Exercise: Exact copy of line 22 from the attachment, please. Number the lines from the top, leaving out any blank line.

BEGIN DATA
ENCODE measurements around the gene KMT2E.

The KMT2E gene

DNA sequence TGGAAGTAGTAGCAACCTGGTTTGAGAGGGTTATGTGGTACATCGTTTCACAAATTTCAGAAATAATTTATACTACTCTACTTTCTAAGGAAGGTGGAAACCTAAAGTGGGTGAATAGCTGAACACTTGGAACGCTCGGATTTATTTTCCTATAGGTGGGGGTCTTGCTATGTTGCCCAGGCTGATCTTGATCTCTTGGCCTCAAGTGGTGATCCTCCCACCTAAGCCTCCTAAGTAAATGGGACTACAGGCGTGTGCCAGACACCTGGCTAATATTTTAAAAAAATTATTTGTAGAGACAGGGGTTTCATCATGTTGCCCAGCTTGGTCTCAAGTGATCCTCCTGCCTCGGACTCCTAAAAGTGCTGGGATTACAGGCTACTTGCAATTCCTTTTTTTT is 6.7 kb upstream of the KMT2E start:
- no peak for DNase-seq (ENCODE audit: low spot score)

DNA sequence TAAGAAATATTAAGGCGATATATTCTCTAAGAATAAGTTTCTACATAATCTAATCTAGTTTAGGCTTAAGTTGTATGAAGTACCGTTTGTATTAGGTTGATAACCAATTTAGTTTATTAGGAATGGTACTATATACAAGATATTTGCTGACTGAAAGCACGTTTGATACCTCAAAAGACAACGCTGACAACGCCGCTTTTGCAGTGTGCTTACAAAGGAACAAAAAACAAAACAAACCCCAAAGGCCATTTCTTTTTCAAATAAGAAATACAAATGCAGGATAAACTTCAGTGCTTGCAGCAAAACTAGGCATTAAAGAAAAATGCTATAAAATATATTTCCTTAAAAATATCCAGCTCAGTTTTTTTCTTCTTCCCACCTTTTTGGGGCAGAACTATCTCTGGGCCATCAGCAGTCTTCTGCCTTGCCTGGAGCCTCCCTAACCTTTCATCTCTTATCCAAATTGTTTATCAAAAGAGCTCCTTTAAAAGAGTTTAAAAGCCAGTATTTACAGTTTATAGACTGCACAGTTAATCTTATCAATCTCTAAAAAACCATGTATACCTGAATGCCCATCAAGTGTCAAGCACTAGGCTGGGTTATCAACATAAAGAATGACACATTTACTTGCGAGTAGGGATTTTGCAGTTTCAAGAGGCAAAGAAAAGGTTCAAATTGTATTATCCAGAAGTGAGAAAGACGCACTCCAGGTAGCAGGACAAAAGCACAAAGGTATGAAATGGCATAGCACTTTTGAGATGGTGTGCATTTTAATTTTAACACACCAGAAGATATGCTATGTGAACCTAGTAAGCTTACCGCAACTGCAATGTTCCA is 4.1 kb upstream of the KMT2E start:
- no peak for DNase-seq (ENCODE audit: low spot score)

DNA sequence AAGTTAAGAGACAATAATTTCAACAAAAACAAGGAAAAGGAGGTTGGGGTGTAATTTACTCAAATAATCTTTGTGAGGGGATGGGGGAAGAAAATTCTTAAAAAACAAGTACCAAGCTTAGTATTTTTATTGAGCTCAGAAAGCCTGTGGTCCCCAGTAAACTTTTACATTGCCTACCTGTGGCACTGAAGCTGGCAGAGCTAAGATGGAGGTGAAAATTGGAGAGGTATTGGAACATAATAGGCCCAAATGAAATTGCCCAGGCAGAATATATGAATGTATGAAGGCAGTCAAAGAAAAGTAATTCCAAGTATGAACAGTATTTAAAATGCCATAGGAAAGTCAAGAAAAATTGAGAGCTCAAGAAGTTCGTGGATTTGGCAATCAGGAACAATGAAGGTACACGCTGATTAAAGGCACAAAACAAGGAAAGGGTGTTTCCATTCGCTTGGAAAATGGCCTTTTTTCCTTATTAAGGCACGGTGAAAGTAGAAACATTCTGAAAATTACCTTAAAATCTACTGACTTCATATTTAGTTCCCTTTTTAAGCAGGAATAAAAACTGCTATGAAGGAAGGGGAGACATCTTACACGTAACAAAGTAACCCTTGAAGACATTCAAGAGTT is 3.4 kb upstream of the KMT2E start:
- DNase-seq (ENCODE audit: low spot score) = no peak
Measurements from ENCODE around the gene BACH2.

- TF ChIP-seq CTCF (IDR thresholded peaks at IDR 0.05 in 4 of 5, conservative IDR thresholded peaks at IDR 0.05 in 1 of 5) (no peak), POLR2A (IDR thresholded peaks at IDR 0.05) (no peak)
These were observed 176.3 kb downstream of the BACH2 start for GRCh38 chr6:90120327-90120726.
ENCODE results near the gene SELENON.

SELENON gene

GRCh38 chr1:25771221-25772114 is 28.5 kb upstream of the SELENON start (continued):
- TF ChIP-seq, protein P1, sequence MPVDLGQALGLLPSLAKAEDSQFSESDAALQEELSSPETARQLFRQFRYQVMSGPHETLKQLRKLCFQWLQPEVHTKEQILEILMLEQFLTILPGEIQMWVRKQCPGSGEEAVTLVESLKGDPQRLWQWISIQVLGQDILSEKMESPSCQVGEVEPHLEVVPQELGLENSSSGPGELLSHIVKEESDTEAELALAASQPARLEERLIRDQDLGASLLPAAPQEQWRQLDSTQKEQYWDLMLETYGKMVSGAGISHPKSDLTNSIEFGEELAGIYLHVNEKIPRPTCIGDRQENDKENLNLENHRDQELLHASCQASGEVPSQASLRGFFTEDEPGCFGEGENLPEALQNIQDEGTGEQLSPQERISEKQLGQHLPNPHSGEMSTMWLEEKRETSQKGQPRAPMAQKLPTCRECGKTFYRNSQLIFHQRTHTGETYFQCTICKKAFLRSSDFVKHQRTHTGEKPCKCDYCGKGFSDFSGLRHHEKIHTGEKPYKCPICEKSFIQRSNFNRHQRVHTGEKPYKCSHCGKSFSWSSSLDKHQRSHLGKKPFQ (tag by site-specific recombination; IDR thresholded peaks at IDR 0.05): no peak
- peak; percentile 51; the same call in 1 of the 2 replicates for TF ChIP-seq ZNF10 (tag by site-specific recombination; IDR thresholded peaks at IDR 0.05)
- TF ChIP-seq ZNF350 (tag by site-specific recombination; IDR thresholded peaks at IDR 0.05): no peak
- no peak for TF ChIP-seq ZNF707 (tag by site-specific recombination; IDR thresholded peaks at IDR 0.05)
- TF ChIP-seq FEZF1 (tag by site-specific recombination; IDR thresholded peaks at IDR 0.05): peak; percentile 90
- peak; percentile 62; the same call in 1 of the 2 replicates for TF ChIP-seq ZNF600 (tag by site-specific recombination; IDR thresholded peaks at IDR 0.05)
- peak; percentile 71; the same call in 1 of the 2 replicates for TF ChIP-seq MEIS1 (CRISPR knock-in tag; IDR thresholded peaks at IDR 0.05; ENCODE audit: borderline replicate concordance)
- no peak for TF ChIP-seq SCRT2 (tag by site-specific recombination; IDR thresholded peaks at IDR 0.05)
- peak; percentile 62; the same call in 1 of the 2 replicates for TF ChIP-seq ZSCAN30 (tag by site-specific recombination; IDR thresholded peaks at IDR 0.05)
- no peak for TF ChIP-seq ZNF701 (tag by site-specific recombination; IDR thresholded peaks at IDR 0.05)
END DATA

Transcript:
- no peak for TF ChIP-seq SCRT2 (tag by site-specific recombination; IDR thresholded peaks at IDR 0.05)